According to Dias, the factors driving demand for streaming in the education area include a desire to enhance learning, boost enrollment, and reach students beyond the immediate community. There’s also a strong demand for online learning, from both traditional college-age students as well as adult learners balancing jobs and families who want the convenience and flexibility of anytime/anywhere learning.

Among the educational institutions Sonic Foundry is working with are the Charleston Area Medical Center (CAMC) and the West Virginia University School of Nursing, both of which were using a videoconferencing service prior to selecting Sonic Foundry’s Mediasite Live to make the transition to Web-based education and training. Sonic Foundry describes its Mediasite Live product as a real-time, rich-media presentation system that provides all the hardware and software needed to create and deliver high-quality, rich media over the Web.

Mediasite Live works in the background during live presentations to automatically capture the synchronized audio and video and any kind of data output from any presentation device (notebook PC, document camera, smart board, and so on), thus eliminating the need for any special preparation, costly production, or complex authoring.

According to Dias, organizations are discovering that a real-time, Web-based communications system has several benefits compared to videoconferencing. For example, Dias says, Web-based education tends to be less expensive and more convenient in that it offers anytime/anywhere access and makes it easier to capture and reuse content.

The CAMC, says Dias, is using Mediasite Live to make available online accredited continuing-education lectures to physicians, medical students, and allied health professionals. In addition, CAMC’s Health Information Center uses Mediasite Live to create on-demand presentations that consumers can access from the Web to learn more about general health issues.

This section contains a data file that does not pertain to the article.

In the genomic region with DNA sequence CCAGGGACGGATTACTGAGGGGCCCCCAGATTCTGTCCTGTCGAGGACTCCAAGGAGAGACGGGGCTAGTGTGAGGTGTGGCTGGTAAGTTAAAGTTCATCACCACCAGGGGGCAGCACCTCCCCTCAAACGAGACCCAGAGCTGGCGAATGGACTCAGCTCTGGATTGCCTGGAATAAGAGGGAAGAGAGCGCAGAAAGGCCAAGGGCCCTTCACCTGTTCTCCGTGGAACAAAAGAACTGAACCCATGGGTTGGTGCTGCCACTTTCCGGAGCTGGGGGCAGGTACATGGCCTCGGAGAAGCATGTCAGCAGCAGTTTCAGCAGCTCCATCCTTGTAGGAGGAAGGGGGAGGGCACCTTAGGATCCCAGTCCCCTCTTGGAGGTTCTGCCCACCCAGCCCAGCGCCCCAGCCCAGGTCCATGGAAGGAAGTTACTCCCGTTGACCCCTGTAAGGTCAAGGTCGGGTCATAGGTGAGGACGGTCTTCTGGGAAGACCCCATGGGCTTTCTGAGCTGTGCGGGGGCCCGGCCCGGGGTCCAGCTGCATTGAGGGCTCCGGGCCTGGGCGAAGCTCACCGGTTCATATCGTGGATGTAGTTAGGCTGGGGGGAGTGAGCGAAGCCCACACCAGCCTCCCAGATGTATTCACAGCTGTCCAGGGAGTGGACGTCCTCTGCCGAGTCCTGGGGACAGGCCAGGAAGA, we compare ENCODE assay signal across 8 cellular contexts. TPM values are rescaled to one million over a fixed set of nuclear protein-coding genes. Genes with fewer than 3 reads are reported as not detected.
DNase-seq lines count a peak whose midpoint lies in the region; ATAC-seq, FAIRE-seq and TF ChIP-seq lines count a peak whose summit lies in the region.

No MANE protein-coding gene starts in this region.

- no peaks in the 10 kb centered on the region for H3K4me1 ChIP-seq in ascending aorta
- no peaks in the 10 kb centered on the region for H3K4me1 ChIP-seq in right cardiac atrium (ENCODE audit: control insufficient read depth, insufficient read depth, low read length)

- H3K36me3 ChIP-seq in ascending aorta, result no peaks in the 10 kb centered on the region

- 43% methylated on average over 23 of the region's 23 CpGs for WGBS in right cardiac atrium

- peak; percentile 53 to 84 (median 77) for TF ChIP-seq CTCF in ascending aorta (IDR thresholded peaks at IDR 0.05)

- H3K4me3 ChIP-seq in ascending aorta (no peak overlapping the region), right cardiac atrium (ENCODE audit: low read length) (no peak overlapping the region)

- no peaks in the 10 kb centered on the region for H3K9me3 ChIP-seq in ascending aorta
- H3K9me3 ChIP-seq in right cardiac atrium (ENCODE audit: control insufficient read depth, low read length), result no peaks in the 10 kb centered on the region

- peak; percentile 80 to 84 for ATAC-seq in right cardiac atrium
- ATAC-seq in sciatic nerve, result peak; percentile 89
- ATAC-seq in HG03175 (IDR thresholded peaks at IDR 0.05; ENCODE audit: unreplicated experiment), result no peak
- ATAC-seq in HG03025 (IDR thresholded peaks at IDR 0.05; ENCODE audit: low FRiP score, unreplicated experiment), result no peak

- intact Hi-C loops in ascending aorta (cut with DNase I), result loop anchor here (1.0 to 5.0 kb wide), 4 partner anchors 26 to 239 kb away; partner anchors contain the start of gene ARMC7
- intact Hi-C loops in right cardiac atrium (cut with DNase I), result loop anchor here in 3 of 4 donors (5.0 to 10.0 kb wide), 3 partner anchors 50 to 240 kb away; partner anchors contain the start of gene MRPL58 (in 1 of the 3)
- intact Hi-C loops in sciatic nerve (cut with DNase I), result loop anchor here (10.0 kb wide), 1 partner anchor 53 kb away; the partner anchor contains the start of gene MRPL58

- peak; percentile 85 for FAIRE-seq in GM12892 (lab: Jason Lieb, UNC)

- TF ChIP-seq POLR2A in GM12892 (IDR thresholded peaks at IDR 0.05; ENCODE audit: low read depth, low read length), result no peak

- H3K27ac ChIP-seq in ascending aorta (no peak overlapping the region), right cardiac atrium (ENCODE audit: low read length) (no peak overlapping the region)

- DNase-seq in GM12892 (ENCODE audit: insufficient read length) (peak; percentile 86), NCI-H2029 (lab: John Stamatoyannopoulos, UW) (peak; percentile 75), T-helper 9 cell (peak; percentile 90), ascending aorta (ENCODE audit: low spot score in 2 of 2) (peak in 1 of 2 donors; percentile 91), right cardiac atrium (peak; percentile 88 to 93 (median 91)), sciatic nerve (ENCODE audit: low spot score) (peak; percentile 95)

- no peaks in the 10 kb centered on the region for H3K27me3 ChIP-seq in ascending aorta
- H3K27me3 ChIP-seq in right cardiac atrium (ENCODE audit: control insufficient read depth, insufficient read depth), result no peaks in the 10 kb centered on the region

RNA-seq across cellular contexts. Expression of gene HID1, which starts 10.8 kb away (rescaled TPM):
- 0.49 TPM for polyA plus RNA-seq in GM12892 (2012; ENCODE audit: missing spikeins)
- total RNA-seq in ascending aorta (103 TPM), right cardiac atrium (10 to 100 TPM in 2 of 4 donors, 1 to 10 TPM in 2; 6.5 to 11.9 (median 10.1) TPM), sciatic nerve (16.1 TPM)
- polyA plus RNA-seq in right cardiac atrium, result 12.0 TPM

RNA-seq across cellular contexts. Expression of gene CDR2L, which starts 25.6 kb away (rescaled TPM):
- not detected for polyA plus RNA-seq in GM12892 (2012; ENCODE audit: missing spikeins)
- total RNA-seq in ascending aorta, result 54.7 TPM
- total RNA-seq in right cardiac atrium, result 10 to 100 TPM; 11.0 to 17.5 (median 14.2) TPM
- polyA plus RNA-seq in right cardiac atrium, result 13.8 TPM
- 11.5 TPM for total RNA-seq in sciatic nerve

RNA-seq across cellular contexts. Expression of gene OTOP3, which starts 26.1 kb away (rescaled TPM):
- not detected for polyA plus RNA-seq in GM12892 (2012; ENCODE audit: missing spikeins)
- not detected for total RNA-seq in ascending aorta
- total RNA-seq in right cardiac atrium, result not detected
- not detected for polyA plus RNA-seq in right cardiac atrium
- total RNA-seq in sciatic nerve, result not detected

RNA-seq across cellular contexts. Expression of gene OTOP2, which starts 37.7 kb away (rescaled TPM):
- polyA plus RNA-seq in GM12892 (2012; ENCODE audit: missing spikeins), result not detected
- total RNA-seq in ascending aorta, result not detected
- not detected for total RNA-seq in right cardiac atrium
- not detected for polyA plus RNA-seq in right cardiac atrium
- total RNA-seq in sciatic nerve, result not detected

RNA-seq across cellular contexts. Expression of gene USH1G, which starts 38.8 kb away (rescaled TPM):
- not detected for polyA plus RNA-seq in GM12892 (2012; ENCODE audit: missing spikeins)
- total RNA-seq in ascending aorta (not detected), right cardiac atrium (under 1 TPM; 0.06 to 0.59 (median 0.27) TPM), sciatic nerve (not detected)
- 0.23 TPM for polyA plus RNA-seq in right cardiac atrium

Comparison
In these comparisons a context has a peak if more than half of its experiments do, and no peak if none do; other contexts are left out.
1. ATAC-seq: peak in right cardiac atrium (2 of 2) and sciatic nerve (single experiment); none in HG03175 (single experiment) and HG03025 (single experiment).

The West Virginia University School of Nursing uses Mediasite Live to broaden access to its program, a vital requirement in light of the shortage of nurses and nursing educators. Dias says it’s an affordable way to scale up and expand the breadth of the program without adding complex infrastructure or cost centers. By eliminating any pre- and post-production work of publishing a lecture to the Web, Mediasite Live removes the technical and the operational barriers to distance education for both the professors and the university’s IT department. For the students, it provides access to a truly rich-media learning experience that can support the requisite variety of medical imagery when and where it is convenient for them.


Nashville’s Adtec Digital offers a different kind of solution for the streaming marketplace. It manufactures various families of streaming encoders, decoders, and digital video players designed for companies that want to play preproduced program content at a predetermined schedule or on an on-demand basis on a variety of display devices located in close proximity to one another or in scattered locations. In addition, its technology allows users to control external devices like monitors, modulators, switchers, and lighting control systems.

Adtec products are used widely in retail outlets as point-of-sale displays and in casinos, theme parks, cruise ships, and other special venues for marketing, entertainment, and informational purposes.

According to Ron Johnson, Adtec’s vice president of marketing, the company’s offerings have the advantage of being an embedded solution that is easy to set up. “Most people don’t know what equipment to use in order to make a video stream,” he says. “Also, those who know what equipment to use frequently don’t know how to optimize it for the distribution topology they have available. One of our secrets of success has been to manufacture streaming encoders and decoders that can be deployed easily without having to go through a complex configuration process. That is possible because we manufacture an embedded solution as opposed to a server-based solution.”